A Place I Never Knew

© 1996 Marlene Taylor

I have a very clear image of a place I have never been to and maybe will never go to.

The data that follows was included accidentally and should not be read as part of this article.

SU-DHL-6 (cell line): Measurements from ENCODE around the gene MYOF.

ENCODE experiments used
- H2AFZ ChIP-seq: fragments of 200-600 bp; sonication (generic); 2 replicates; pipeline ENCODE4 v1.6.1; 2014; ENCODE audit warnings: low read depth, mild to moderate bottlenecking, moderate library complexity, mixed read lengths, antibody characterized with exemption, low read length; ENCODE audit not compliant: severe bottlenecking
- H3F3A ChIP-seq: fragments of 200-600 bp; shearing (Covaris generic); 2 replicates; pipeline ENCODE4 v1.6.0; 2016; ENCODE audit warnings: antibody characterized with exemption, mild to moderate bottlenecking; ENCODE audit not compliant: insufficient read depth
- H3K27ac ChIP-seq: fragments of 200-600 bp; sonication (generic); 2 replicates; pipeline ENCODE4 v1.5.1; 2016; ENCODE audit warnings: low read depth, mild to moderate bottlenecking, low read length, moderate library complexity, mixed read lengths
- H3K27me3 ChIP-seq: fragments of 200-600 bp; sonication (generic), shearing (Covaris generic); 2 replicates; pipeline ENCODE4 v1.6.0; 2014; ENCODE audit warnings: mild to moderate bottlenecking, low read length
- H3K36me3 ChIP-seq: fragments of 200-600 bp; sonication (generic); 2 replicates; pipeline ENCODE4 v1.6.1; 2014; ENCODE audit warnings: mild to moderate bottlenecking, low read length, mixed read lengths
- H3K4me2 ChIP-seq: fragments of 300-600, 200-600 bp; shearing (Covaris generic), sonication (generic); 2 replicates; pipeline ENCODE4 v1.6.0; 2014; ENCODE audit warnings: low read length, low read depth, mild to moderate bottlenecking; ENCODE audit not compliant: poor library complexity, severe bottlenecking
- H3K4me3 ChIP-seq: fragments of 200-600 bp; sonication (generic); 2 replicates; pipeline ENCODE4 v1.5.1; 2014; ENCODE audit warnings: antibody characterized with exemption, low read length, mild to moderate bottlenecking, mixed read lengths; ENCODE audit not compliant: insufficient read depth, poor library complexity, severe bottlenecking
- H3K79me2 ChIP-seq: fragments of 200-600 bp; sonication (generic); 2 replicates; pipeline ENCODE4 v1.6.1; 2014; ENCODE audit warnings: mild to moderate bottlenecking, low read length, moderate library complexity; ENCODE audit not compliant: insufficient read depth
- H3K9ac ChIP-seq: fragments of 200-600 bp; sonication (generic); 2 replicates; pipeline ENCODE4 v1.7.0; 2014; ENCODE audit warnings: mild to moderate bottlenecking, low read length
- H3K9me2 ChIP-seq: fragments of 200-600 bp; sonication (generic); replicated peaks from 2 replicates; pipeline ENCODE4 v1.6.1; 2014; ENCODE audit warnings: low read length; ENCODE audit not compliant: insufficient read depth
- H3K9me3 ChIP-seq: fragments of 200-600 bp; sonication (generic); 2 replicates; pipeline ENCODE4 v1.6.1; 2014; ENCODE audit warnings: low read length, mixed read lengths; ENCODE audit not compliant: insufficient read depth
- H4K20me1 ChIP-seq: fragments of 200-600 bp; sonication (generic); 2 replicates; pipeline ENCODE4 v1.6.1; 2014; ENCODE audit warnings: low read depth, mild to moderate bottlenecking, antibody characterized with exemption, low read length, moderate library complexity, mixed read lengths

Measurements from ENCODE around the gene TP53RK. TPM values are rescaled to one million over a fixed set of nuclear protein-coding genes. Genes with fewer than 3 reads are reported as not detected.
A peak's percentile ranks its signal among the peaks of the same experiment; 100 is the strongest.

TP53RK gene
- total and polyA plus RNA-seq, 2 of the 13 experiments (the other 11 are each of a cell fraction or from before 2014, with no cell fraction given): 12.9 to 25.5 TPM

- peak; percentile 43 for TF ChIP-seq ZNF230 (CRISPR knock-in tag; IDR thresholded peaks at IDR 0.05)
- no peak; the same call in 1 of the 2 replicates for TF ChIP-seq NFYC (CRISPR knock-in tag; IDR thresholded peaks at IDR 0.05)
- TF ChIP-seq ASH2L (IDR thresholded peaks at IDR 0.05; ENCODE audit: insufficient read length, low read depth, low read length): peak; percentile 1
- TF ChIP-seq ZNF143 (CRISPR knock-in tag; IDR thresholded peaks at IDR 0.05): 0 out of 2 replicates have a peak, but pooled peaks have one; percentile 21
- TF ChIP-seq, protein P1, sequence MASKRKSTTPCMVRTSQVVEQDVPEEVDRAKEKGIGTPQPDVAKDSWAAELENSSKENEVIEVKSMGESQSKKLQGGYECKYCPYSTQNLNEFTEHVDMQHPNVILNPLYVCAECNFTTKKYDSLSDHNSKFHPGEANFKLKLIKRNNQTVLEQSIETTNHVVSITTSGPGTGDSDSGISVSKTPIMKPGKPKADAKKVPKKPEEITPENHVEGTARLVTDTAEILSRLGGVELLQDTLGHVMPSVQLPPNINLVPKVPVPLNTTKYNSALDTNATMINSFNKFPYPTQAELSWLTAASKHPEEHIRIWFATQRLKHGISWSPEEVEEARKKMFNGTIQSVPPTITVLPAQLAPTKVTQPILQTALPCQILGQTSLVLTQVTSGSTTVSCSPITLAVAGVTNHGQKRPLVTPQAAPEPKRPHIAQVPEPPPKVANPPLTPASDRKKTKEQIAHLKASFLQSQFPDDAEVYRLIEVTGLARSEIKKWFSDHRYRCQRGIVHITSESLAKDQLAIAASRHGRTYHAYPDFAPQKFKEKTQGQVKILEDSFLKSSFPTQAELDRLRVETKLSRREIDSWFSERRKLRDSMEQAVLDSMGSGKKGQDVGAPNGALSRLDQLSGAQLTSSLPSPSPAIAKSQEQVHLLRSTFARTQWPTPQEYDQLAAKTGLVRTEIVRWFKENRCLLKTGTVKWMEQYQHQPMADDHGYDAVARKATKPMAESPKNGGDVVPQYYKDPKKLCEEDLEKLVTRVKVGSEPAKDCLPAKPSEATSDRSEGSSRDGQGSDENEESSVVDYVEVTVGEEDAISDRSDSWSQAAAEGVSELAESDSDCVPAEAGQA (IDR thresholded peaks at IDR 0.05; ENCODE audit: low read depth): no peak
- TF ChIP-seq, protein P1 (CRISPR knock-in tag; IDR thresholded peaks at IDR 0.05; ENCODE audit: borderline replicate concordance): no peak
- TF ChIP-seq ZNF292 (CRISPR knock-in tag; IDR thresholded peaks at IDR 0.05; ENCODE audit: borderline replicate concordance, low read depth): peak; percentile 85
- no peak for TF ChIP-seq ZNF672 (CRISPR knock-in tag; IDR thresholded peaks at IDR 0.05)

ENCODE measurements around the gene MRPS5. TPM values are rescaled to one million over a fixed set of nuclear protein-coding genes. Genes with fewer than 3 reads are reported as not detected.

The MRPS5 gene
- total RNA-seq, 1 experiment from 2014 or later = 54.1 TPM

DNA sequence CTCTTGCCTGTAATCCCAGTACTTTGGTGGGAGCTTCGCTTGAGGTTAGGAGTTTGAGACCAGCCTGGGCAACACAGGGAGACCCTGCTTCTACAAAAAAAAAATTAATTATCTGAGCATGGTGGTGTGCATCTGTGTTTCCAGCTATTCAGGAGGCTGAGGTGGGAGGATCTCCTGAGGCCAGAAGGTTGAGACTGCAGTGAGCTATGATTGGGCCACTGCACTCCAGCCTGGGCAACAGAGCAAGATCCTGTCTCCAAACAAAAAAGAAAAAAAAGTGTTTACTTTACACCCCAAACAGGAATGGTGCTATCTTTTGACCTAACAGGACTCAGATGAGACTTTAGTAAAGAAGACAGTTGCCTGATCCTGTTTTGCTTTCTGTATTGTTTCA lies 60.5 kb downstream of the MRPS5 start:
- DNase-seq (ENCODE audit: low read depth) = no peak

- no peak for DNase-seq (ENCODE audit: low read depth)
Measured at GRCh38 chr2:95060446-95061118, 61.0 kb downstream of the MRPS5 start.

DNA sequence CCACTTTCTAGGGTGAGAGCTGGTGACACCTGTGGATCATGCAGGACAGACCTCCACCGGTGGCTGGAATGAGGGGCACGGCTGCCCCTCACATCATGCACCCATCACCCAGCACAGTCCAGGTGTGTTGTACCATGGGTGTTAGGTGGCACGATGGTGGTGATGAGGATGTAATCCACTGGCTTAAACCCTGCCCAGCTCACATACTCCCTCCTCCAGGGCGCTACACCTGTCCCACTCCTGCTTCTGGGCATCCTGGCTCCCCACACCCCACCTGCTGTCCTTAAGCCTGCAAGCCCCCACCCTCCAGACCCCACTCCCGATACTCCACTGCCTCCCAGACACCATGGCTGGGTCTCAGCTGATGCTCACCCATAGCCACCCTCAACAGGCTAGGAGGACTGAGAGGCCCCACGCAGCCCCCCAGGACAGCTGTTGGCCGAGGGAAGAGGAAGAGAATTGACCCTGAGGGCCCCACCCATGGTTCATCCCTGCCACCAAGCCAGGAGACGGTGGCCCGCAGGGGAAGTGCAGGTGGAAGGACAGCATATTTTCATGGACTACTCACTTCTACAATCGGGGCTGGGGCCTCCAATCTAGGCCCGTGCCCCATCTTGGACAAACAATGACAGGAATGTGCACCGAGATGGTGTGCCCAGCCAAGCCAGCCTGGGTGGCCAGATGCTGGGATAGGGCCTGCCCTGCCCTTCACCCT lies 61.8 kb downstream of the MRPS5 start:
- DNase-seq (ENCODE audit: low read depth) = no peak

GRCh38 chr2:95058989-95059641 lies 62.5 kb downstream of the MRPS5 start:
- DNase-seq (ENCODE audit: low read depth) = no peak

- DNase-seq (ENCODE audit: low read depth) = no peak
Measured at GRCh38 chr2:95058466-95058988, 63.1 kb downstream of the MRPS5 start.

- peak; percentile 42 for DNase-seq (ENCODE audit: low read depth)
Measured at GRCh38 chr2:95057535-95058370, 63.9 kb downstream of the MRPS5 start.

It is an alley behind some warehouses. It is late at night, cool the way it gets in San Francisco in September, cool but not cold, with wisps of low fog beginning to drift across the streetlights and above it the clear hard night sky. The pavement is wet in patches and there is a grey rainbow reflection of oil on the surface of a puddle near my feet. The sky is clear and the combination of the moon and the streetlight turn everything black and white, deepening the shadows in the doorways and around the eyes of the man I'm with. We are both wearing black leather and as he pushes me against a cold brick wall the smell of the leather mixes with the fog, the oil, the liquor from broken bottles in the gutter, and the faint but ever-present scent of decay and trash and dirt. The leather creaks as he traps me between his arms; I look up and see the stars, all the stars above the silhouette of the city, feeling his hot moist breath on my neck, listening hard for footfalls or the engine of a police car, knowing we might be caught at any moment and the knowledge making it a hundred times more exciting, listening and hearing only the faraway noises of saturday night, glass breaking and girls screaming with laughter. I feel the outline of the bricks against my back and the cold. He has dragged me here (as if I didn't really want to go) and pinned me against the wall (as if I didn't want to fuck him) and it feels so good to be with him in the dark, in the dirt, down here among the secrets of the city, and now we are one of the secrets too, in the echoes, in black and white, burning each other up against the cold.

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